Boy, this picture brings back memories.
I grabbed this screen shot from a video posted on the Vintage Military Radio group on Facebook. It's a surplus AN/GRC-106 HF radio in its vehicle mount. These radios were in regular use in the Army well into the 1990s. The transceiver is on the bottom, the amplifier is on the top. What you don't see is the power supply or hook-up to the vehicle's 24 volt power system. The power supply is as large as the amplifier section.
I had one of these in just about every unit I was assigned to when in the Army, and when filling a command position I had to inventory and maintain these things. The transceiver/amplifier stack you see in this image is, easily, 150 lbs of mid-20th century military radio technology.
Without the amp you'd get 20 watts of output on USB. With the amp, it was (if I remember correctly) 400 watts of output. When you keyed up, and all the cooling fans kicked in, it sounded like a tornado was in the room with you.
In the late 80's I was assigned to the 864th Engineer Battalion at Fort Lewis, WA. We had one company stationed at The Presidio outside of San Francisco. Once a month we'd set up a GRC-106 at both locations and run communications exercises using different antenna configurations. I didn't have my ham radio ticket then, but our battalion commo chief did, and I remember him mentioning that you could use these radios on the ham bands. I thought that was really cool.
Years later, after I got my General ticket, I was working at Fort Bragg, NC as an exercise evaluator. Late one night I was in a company TOC (tactical ops center) and they had their GRC-106 set up and running. I had no idea who they were supposed to talk to, because I knew the battalion TOC wasn't set up to work HF. I reached over and switched the radio to USB, cranked over to the 20 meter band and clicked around to see if I could pick up any ham traffic. There wasn't much going on, but I did hear one guy calling CQ. I keyed up and answered him back. He acknowledged my callsign but said my signal was very weak. Four hundred watts and weak? Something didn't add up. I went outside and traced the coax to the antenna which, to my surprise, was a HMMWV mounted VHF vertical whip. Someone clearly just went through the motions of setting up the radio to satisfy an evaluator ("See sergeant, we set up our 106 - can we get credit for that?"). At the time I was surprised I didn't burn out the transmitter finals. Later I remembered that the amplifier had something like five tubes in the transmitter stage and could soak up a heck of a lot of SWR.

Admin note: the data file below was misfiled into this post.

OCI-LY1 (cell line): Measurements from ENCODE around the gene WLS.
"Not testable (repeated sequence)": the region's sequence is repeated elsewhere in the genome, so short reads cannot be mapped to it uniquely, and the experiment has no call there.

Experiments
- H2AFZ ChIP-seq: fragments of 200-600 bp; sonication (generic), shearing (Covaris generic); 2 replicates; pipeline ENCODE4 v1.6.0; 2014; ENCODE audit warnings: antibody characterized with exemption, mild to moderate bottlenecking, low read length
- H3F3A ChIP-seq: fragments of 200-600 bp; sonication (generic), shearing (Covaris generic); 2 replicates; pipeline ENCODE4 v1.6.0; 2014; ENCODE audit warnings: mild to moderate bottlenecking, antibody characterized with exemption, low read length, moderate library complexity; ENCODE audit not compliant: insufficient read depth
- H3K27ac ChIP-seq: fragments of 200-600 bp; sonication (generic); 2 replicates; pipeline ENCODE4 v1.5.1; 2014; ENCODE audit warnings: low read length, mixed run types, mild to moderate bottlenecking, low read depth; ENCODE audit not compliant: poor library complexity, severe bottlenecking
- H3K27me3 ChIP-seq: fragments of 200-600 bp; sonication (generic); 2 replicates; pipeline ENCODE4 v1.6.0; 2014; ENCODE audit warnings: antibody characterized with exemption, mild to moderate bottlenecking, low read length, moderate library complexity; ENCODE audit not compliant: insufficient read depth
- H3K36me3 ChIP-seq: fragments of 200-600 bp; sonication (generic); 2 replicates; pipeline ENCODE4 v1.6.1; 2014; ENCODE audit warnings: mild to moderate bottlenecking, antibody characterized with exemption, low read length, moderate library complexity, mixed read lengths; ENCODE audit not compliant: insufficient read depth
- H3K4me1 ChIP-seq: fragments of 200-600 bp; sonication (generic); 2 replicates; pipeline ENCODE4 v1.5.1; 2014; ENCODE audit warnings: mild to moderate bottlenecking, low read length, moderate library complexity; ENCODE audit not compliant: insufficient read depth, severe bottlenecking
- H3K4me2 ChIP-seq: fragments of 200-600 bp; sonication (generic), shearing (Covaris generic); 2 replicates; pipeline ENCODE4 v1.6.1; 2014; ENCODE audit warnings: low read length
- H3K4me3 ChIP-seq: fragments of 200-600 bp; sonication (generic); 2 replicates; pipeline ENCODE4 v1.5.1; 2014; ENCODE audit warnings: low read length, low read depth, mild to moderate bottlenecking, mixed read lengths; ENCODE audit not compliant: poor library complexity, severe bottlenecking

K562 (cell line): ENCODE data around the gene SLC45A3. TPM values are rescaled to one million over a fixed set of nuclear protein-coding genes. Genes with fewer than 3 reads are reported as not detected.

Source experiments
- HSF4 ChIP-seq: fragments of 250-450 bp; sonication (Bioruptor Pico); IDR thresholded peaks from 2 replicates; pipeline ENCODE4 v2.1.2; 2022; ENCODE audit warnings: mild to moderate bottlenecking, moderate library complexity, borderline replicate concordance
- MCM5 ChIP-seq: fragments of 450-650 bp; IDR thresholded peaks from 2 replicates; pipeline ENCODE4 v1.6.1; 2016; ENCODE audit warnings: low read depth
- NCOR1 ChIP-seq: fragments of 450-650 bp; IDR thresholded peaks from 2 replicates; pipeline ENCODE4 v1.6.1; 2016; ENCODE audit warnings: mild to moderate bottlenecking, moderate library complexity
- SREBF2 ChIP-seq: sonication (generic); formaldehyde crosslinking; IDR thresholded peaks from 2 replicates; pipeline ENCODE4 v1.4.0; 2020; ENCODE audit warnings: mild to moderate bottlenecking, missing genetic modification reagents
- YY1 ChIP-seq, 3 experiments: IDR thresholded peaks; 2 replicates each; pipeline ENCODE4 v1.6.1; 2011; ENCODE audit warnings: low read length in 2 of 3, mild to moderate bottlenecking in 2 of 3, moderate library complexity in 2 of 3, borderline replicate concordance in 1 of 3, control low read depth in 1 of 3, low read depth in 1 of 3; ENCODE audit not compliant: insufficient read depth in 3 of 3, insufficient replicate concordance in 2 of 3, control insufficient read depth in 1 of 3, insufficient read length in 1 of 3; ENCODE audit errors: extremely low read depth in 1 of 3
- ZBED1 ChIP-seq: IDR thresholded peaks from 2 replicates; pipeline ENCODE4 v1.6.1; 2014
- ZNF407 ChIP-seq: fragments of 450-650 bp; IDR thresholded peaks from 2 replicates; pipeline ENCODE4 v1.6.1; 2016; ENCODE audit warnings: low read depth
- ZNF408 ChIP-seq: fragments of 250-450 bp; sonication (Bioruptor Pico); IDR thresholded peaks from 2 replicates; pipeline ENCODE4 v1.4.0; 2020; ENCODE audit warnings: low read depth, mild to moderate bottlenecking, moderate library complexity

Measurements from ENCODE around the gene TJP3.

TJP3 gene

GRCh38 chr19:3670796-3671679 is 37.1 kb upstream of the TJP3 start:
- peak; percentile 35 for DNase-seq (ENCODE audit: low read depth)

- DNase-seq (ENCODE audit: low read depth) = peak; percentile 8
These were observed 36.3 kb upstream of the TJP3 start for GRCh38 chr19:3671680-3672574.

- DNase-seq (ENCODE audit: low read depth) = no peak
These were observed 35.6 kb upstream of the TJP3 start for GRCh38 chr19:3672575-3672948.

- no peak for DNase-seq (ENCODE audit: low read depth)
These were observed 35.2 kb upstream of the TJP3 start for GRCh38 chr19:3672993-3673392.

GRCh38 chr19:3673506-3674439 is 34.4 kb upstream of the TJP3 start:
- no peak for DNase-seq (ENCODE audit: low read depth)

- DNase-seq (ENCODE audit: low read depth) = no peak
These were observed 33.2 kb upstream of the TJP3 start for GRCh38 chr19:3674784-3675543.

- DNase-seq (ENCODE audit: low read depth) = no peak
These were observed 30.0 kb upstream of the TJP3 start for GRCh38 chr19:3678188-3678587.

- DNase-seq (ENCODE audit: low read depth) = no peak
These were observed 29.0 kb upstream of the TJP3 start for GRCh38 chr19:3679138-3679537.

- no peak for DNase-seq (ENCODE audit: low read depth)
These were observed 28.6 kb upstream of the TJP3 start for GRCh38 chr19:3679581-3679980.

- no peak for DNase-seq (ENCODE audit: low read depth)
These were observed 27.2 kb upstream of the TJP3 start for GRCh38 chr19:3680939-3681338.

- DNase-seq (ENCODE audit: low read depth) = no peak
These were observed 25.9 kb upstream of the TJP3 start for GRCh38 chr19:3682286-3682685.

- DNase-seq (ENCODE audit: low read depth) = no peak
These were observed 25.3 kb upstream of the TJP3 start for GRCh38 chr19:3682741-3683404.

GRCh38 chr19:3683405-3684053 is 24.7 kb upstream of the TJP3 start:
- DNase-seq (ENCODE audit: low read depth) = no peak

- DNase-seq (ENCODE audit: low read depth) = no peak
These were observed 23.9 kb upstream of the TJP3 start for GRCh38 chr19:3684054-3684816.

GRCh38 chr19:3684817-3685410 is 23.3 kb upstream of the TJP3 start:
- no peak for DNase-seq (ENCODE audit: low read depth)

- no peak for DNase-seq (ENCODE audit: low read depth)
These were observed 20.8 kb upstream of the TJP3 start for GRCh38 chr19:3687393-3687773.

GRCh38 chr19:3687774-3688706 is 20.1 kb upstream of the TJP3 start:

Today you can easily duplicate the AN/GRC-106's 'barefoot' capabilities with something like an Elecraft KX2, an Icom IC-705, or a Xeigu G90. But that's not the point, is it? The AN/GRC was a glorious piece of mid-20th century, Rube Goldberg-esque, military radio technology that was so well designed and manufactured it stayed in service for almost 40 years. So let's celebrate the AN/GRC-106 for what it is - an unapologetically over-built, over-complex, over-weight and dead reliable radio, and one I'd love to have running in my shack.